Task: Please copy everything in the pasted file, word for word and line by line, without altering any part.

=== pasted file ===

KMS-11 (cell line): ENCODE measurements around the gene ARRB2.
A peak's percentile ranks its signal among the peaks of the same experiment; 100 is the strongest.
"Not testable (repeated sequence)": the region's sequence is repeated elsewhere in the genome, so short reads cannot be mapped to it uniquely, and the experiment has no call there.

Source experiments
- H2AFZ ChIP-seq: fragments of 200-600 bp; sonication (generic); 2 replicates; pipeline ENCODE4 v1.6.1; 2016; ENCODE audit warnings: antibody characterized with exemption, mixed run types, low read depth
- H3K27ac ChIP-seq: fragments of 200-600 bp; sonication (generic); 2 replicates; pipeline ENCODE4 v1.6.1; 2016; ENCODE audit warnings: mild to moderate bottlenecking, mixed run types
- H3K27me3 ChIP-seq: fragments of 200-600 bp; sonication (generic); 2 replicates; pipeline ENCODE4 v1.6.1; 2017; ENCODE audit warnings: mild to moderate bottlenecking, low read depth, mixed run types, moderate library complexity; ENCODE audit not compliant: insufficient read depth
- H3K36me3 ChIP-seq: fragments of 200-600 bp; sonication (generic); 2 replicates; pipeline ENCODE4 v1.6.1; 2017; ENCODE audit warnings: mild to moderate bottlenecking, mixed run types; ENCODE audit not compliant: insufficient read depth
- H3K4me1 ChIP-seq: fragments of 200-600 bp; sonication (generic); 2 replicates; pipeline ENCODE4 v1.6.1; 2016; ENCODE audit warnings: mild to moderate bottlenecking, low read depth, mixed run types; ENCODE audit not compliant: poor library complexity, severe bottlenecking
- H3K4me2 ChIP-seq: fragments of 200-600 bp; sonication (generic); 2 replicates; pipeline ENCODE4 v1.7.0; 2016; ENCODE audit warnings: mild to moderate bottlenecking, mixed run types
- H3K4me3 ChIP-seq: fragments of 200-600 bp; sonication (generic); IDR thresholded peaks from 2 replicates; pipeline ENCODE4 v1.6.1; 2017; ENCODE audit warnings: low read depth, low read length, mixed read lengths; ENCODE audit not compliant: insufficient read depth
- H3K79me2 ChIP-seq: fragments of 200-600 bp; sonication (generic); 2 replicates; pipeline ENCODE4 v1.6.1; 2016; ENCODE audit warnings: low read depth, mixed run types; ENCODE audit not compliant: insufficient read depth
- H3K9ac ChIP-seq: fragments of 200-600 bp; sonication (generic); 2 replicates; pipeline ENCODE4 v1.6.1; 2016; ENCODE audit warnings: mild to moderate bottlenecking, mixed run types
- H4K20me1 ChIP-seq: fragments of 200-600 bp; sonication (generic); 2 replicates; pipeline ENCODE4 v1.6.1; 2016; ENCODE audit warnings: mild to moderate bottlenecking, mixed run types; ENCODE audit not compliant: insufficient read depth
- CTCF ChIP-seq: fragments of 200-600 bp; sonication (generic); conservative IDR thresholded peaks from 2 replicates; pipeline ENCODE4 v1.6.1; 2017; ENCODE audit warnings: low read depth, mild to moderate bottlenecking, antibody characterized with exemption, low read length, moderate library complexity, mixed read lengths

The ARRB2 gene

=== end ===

KMS-11 (cell line): ENCODE measurements around the gene ARRB2.
A peak's percentile ranks its signal among the peaks of the same experiment; 100 is the strongest.
"Not testable (repeated sequence)": the region's sequence is repeated elsewhere in the genome, so short reads cannot be mapped to it uniquely, and the experiment has no call there.

Source experiments
- H2AFZ ChIP-seq: fragments of 200-600 bp; sonication (generic); 2 replicates; pipeline ENCODE4 v1.6.1; 2016; ENCODE audit warnings: antibody characterized with exemption, mixed run types, low read depth
- H3K27ac ChIP-seq: fragments of 200-600 bp; sonication (generic); 2 replicates; pipeline ENCODE4 v1.6.1; 2016; ENCODE audit warnings: mild to moderate bottlenecking, mixed run types
- H3K27me3 ChIP-seq: fragments of 200-600 bp; sonication (generic); 2 replicates; pipeline ENCODE4 v1.6.1; 2017; ENCODE audit warnings: mild to moderate bottlenecking, low read depth, mixed run types, moderate library complexity; ENCODE audit not compliant: insufficient read depth
- H3K36me3 ChIP-seq: fragments of 200-600 bp; sonication (generic); 2 replicates; pipeline ENCODE4 v1.6.1; 2017; ENCODE audit warnings: mild to moderate bottlenecking, mixed run types; ENCODE audit not compliant: insufficient read depth
- H3K4me1 ChIP-seq: fragments of 200-600 bp; sonication (generic); 2 replicates; pipeline ENCODE4 v1.6.1; 2016; ENCODE audit warnings: mild to moderate bottlenecking, low read depth, mixed run types; ENCODE audit not compliant: poor library complexity, severe bottlenecking
- H3K4me2 ChIP-seq: fragments of 200-600 bp; sonication (generic); 2 replicates; pipeline ENCODE4 v1.7.0; 2016; ENCODE audit warnings: mild to moderate bottlenecking, mixed run types
- H3K4me3 ChIP-seq: fragments of 200-600 bp; sonication (generic); IDR thresholded peaks from 2 replicates; pipeline ENCODE4 v1.6.1; 2017; ENCODE audit warnings: low read depth, low read length, mixed read lengths; ENCODE audit not compliant: insufficient read depth
- H3K79me2 ChIP-seq: fragments of 200-600 bp; sonication (generic); 2 replicates; pipeline ENCODE4 v1.6.1; 2016; ENCODE audit warnings: low read depth, mixed run types; ENCODE audit not compliant: insufficient read depth
- H3K9ac ChIP-seq: fragments of 200-600 bp; sonication (generic); 2 replicates; pipeline ENCODE4 v1.6.1; 2016; ENCODE audit warnings: mild to moderate bottlenecking, mixed run types
- H4K20me1 ChIP-seq: fragments of 200-600 bp; sonication (generic); 2 replicates; pipeline ENCODE4 v1.6.1; 2016; ENCODE audit warnings: mild to moderate bottlenecking, mixed run types; ENCODE audit not compliant: insufficient read depth
- CTCF ChIP-seq: fragments of 200-600 bp; sonication (generic); conservative IDR thresholded peaks from 2 replicates; pipeline ENCODE4 v1.6.1; 2017; ENCODE audit warnings: low read depth, mild to moderate bottlenecking, antibody characterized with exemption, low read length, moderate library complexity, mixed read lengths

The ARRB2 gene